Executive Two: Calm down. If you provide your people with a sense of the risks and reward them for demonstrating sound security culture, plus put in those access controls and focus on detection, response and resiliency and maintain an aggressive stance, we'll stay one step ahead of bad actors or catastrophic mistakes. 

Executive One: Yeah, but this stuff costs money. How do we balance risk with the cost of maintaining a security stance? And what will my state commission recognize as a prudent expense when it comes to cost recovery? 

Executive Two: We've had discussions with our regulators and they're open to cooperation, but neither of us have a bead on the public's reaction to cyber security costs. And we can't really go public with what we're doing. All I know is that if my business is seriously disrupted, our brand value flies out the window, investors flee and customers will howl. Meanwhile, I'm busy spending time and money on complying with stuff the feds hand down, which is detracting from our real work on actual security.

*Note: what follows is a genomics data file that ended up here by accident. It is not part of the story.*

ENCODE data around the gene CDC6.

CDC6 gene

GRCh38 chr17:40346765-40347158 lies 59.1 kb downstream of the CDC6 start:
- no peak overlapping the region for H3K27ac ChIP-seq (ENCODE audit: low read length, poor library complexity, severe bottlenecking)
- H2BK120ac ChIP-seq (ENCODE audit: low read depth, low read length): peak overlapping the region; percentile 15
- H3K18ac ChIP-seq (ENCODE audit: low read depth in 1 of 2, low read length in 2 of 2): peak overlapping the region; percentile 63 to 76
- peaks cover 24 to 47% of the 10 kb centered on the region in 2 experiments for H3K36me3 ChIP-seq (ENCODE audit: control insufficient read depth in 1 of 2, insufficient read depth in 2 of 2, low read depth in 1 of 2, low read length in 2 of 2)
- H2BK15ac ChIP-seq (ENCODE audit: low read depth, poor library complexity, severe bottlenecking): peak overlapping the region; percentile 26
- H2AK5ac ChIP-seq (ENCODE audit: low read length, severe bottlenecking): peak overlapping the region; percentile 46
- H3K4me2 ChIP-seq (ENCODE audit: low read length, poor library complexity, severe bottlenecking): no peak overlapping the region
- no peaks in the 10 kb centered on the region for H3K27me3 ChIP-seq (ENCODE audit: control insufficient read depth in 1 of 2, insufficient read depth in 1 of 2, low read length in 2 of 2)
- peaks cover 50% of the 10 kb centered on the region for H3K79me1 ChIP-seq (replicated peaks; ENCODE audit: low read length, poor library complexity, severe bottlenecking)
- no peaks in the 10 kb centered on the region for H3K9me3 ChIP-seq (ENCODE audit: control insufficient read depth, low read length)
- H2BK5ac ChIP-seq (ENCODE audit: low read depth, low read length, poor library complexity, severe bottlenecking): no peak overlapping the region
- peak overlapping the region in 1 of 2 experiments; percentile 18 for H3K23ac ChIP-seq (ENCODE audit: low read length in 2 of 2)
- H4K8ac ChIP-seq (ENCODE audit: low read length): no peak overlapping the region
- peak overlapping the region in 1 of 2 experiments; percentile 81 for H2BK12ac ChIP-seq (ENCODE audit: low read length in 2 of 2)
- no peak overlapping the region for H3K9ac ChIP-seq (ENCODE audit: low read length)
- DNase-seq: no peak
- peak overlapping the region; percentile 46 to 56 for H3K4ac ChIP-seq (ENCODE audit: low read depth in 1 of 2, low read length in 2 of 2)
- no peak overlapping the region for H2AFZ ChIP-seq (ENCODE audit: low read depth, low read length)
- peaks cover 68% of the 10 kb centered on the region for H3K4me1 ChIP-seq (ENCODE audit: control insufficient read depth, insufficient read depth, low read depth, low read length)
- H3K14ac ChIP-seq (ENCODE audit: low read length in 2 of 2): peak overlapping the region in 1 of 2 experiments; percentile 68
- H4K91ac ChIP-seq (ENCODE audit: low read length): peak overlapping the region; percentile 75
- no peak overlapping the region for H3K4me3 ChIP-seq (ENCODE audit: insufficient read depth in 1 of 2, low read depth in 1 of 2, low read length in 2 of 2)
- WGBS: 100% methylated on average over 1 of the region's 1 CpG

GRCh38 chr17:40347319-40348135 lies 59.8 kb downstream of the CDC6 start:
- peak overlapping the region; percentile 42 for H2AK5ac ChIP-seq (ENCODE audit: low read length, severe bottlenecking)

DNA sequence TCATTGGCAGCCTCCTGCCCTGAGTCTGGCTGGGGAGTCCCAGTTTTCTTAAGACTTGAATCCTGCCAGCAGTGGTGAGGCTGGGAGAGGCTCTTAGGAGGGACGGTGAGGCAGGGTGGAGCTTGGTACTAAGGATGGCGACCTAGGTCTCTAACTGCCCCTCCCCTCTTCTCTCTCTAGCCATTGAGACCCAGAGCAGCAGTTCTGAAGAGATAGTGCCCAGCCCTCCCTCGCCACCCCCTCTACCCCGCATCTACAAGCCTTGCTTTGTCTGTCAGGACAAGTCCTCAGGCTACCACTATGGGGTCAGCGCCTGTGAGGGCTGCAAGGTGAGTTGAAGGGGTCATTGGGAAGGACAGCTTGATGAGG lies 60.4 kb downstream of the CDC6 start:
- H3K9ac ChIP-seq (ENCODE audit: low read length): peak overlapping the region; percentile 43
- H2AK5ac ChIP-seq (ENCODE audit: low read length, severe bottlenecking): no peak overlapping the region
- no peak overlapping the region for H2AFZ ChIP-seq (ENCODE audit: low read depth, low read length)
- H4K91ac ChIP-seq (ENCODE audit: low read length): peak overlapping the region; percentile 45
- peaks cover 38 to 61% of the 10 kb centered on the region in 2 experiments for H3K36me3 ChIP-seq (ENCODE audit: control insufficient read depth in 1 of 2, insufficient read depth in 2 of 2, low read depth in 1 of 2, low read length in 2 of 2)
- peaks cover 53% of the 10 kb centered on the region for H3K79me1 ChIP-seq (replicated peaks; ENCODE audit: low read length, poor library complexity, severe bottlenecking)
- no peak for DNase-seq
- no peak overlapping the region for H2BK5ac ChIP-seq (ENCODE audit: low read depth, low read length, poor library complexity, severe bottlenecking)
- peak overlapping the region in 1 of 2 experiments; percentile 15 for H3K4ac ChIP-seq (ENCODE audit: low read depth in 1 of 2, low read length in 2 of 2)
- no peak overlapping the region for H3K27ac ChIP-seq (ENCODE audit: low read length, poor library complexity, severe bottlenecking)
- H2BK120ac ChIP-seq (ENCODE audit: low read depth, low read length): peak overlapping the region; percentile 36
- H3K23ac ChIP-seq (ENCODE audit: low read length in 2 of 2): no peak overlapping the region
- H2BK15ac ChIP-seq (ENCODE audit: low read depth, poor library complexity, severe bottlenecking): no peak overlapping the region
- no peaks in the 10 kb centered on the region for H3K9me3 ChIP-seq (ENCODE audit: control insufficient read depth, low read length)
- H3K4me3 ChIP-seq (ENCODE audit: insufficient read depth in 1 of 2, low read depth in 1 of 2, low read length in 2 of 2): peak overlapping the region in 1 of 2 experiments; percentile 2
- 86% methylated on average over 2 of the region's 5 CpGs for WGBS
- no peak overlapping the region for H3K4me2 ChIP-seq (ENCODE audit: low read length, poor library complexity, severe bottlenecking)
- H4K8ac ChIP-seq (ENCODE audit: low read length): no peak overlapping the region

Executive One: Me too. Let's have another round, a double. But first I gotta call Smithers in IT and see that he has what he needs this year. And check with HR on our security training. Or I won't be able to sleep tonight. 

Phil Carson
Intelligent Utility Daily
pcarson@energycentral.com
303-228-4757  

 

 

 

 

 

 

 

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Comments

Punctuation and credibility

Hmmm... while the actual nugget of alarm over a high altitude electro-magnetic pulse may have some validity, I typically find that the use (or lack) of punctuation is a leading clue to credibility. 

Yes, a HEMP is a potential danger. Your TV-inspired notion of an Iranian-Al Qaeda alliance, however, is not. Nor are utility executives in a position to deal with any of the what ifs contained in your hyperbolic post.